Tuesday, June 29, 2010

It would be easy to take cheap shots at England following their departure from the tournament. Well, luckily I've never been one to shirk accepting the easy jobs so here goes.

Ahead of the game, Capello's big decision centred around who would partner John Terry in the centre of defence. "Fabio ponders Terry partner" declared the BBC website's headline. It strikes me that, as long as Terry isn't pondering Fabio’s partner, the Italian can rest easy.


For anyone who found themselves a little confused watching the Monday night game, I'd just like to offer the following clarification. The game was between Brazil and Chile and finished 3-0 for Brazil. The commentator sadly forgot to mention any of this due to his being in denial after Sunday, which resulted in him spending almost the entire 90 minutes hero-worshipping the English referee and the two English linesmen. Seems he thinks that the English officials are possibly the best at the tournament and have the potential to go all the way to the final!

Do they never fucking learn? What's going to happen when Howard Webb, like their last wonderful official, issues someone with three yellow cards and gets sent home? Will we suddenly hear about how it was some guy from Bolton that invented the vuvuzela, that Table Mountain, prior to a freak shifting of the Tectonic plates in 1923 was actually situated just outside Scunthorpe, or that Nelson Mandela was actually born in Wakefield, supported the Trinity, and was only relocated to a South African prison after breaching his ASBO?


Actually, obsessive commentators aside, whether we should be happy at England's downfall is a debate that will probably go on forever, but the world clearly still needs educated about the geography and politics of the British Isles if the following snippet is anything to go by. I stumbled upon it on a Japanese website (don't ask) and it probably illustrates very effectively why we feel like we're banging our heads off a brick wall.

"I can still hear the Mexican sportscaster shouting in the radio for more than a minute — 'Dieguitooooo, Dieguitoooooo, Diego Armando Maradonaaaaaaa!' — after the Argentine soccer player scored his second goal against the British during the 1986 World Cup that Argentina would go on to win after beating West Germany in the final game.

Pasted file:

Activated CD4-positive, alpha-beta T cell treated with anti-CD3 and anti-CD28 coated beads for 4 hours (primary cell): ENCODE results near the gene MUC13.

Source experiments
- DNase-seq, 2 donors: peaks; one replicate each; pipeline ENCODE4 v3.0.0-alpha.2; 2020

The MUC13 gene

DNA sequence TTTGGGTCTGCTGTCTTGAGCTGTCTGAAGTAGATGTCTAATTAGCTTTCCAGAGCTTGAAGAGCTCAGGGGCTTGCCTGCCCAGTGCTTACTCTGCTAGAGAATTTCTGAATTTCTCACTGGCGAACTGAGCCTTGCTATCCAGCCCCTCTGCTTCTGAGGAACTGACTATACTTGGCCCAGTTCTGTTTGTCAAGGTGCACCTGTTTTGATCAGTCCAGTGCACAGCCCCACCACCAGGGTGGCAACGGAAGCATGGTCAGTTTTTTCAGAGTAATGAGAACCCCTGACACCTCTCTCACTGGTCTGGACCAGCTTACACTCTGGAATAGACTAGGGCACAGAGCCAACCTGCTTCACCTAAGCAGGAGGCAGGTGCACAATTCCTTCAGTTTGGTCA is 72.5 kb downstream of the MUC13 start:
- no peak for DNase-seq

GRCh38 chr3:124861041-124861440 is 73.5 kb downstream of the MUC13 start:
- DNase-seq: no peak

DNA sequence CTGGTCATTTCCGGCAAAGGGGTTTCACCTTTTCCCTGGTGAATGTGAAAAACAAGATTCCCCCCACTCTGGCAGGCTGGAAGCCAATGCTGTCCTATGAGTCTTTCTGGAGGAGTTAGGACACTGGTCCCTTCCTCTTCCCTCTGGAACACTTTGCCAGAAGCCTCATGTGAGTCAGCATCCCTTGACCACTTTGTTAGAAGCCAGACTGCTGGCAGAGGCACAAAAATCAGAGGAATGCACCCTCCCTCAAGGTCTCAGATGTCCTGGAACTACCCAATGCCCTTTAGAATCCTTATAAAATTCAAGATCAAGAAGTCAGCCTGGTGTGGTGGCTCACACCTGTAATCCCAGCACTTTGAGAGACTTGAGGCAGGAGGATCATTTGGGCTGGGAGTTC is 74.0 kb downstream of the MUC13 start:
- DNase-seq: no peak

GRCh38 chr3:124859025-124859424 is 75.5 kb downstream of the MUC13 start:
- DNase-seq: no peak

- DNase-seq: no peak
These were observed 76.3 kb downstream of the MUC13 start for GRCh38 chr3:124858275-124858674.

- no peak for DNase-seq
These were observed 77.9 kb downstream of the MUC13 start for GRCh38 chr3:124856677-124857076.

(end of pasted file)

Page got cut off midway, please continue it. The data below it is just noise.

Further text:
He had good reason to shout. Diego Armando Maradona — now Argentina's coach at the World Cup in South Africa — had scored his second goal after dribbling past six British players (including the goalkeeper) in what is commonly called the The Goal of the Century."

All I can say is good luck to 'Japan & South Korea' in their game against Paraguay today.


On what I've seen so far, I reckon it's actually the Argentinians who deserve to lift the cup a week on Sunday. It's not so much the individual skills of Messi and Tevez, or even the goalscoring exploits of Higuain. It's not even the way they're managing to produce the goods as a team. I think it's the fact that their players have to endure a snog off Maradona every time they enter the park, leave the park, score a goal etc. I mean there were a couple of times in '86 when I felt like giving him a manhug myself (a polite one with minimal actual contact obviously) but for the players putting up with his perpetual snogathon, they surely merit the reward of lifting the trophy at the end of it all. It must seem particularly odd to Sergio Aguero, who must by now be wondering if there was some sort of mix-up at the altar when he wed Maradona's daughter Giannina last year.


The US also departed the tournament this weekend after their extra-time loss to Ghana. Bill Clinton was watching on, for some reason accompanied by Mick Jagger, the singer who is recognisable by his full pouting lips (oh, perhaps it's starting to make sense now). Speaking of which, I didn't see Monica anywhere around. Pity really, she'd have made short work of a vuvuzela. "I knew it was Bill's vuvuzela - it was average size but curved rather to the left."

The Undisputed


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